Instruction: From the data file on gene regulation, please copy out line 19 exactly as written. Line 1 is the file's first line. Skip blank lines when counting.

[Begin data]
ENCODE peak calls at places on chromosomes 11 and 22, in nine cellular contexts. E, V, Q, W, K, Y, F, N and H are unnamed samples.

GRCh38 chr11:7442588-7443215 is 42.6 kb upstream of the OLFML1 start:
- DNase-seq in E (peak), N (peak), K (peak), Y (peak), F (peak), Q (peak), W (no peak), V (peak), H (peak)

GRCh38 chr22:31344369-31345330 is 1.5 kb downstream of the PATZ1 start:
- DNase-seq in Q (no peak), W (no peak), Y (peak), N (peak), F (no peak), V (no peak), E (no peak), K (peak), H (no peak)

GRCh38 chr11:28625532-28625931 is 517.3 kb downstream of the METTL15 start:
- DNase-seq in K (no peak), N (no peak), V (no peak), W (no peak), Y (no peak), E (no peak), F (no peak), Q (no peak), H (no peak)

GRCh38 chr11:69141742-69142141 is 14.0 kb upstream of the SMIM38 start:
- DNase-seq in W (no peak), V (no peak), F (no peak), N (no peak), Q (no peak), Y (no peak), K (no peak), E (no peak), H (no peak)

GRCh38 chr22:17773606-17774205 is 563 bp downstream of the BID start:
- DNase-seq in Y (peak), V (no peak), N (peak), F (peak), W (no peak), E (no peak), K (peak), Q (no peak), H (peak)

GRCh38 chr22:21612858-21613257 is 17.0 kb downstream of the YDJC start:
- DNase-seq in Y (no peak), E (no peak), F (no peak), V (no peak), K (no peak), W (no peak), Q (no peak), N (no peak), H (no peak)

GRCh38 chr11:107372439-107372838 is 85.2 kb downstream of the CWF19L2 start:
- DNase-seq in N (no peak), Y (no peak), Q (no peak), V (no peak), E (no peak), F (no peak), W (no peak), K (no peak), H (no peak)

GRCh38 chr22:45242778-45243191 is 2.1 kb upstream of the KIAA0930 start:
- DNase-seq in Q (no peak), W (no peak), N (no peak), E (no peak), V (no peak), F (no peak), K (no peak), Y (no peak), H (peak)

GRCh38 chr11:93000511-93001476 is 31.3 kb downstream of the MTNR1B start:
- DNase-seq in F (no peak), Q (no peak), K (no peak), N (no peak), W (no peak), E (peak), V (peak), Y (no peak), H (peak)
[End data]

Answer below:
- DNase-seq in F (no peak), Q (no peak), K (no peak), N (no peak), W (no peak), E (peak), V (peak), Y (no peak), H (peak)